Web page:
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What are Smart Goals?

S – Specific – exact statement of what is to be improved. M – Measurable – numerical value attached if possible. A – Achievable – challenge but with a reasonable chance of success. R – Rewarding – goal must come from client not trainer. T – Timely – specific time frame attached.
The word goals with a bullseye
© CQUniversity 2021

Using SMART Goals


S – Specific – exact statement of what is to be improved

M – Measurable – numerical value attached if possible

A – Achievable – challenge but with a reasonable chance of success

R – Rewarding – goal must come from client not trainer

T – Timely – specific time frame attached.

SMART Goal Examples

  • I will lose 5 kgs, from 85kg to 80kg in the next 6 weeks
  • I will decrease my waist measurement by 4cms, from 94cm to 90cm in the next 6 weeks
  • I will come to the gym three times a week (Monday, Wednesday, Friday) for the next 6 weeks
  • I will increase my 10RM from 25kgs to 30kgs in the next 6 weeks
  • I will decrease the number of Red Bulls I drink from 3 to 1 per day, for the next 5 days
  • I will decrease the number of takeaway meals I have each week from 4 to 1 for the next 5 days.

SMART Goals – Short-Term and Long-Term

For best results, set short-term (6 weeks) and long-term (6 months +) goals to allow for more motivation and regular check-in points to ensure they are on track using the SMART goal format.

Tip! The type of goal may vary between health, fitness, and behaviour.

Types of Personal Goals:

  • Self – referenced – based on self-improvement
  • Competitive – based on comparison to others
  • Mastery – develop new skills.

Setting Goals – Common Mistakes:

  • Not specific ‘looking good’ and ‘feeling better’ are determined by the person’s current state of mind and can easily shift depending on the day
  • Too big Clients can get excited when they decide to make positive changes to their health and fitness that they aim too big too soon. Which is why a short-term goal will help control this issue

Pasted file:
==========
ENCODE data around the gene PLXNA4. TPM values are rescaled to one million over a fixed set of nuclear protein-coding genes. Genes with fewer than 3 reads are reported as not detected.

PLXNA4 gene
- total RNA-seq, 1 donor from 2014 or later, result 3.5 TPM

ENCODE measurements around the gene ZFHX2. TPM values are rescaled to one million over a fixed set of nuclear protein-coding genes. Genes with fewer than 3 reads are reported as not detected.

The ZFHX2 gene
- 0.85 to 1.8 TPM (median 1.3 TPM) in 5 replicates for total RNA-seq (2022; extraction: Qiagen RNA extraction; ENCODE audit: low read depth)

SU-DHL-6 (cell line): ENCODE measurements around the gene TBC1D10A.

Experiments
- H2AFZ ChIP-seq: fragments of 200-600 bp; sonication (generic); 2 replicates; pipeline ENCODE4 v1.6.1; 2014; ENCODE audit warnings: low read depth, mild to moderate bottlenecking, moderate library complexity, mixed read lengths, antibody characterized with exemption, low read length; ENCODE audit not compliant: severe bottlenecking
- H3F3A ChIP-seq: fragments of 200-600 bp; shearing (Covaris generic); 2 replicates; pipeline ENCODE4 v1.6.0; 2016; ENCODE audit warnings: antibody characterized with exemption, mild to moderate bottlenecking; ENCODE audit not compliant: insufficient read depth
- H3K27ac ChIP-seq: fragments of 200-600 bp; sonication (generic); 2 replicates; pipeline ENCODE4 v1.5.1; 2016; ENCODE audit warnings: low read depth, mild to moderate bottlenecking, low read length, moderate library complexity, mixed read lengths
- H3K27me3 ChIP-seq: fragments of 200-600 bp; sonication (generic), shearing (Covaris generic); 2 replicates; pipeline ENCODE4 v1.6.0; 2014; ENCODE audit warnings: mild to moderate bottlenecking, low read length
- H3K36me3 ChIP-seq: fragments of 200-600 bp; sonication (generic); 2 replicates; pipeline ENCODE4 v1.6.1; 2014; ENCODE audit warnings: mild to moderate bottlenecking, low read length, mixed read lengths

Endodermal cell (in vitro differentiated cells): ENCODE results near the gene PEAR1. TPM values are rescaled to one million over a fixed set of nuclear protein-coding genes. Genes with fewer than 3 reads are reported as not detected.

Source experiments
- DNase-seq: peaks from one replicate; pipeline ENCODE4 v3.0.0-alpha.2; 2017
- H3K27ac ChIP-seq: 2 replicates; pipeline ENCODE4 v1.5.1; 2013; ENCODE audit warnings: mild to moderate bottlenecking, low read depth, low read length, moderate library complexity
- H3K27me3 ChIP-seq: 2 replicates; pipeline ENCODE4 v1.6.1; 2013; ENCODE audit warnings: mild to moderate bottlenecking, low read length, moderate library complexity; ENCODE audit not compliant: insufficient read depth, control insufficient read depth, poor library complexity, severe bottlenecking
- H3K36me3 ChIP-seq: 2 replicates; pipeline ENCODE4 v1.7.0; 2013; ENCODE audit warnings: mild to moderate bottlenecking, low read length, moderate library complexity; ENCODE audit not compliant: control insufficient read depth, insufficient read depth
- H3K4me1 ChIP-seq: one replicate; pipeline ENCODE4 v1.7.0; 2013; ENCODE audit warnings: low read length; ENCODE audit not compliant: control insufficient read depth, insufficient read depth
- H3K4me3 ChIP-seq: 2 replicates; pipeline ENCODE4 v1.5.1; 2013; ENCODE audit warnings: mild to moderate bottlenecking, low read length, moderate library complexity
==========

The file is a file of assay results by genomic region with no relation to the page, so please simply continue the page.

• Too Many It is important to keep it simple. Choose one goal to focus on as opposed to trying to conquer everything all at once
  • Not Written Writing down a goal holds you more accountable and ‘seals the deal’. Giving the client extra motivation.

Barriers and Motivation

  • Important to identify reliable predictors of exercise adherence
  • Allows healthcare providers to effectively intervene and change patterns of physical activity in sedentary elderly
  • Sedentary levels are linked to osteoporosis, obesity, depression, coronary heart disease, Type 2 diabetes and colon cancer
  • Activity is the most important health behaviour in preventing the onset of and increasing the severity of many chronic diseases.


  • Believe they are too old and frail to engage in physical activity
  • Exercise is not viewed as a prescription medicine
  • See all chronic health issues as barriers
  • Too time-consuming (including travel)
  • See symptoms of exercise as negative – sweating laboured breathing, muscle soreness, fatigue
  • Pain or the perception of pain
  • Injury worries
  • Memory deficits, poor concentration, dementia
  • No access to safe exercising environs
  • No suitable exercise facility
  • No suitable ‘classes’ available
  • No knowledge of benefits
  • Exercise not valued or deemed necessary
  • Not seen as important for health
  • May have bad memories of exercise from childhood.


Exercise needs to be long-term for true benefits to be realised. Those who have the most to gain are usually the least likely to participate.

Role of General Practitioner

Play an important role as older adults respect their opinions and are influenced by their advice.

GP’s have barriers also:

  • Lack of time during the office visit
  • Limited reimbursement for preventative counselling
  • Lack of training and perceived effectiveness as a behavioural counsellor.


  • Barriers can often serve as motivators
  • Deteriorating health/ onset of a new condition
  • More time
  • Doctor’s recommendation
  • More access to information re the health benefits of exercise
  • Living closer to appropriate recreational areas and facilities
  • Moving to a climate more conducive to activity
  • Self efficacy.
© CQUniversity 2021
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Personal Trainer's Toolkit: Developing Fitness Programs for Older People

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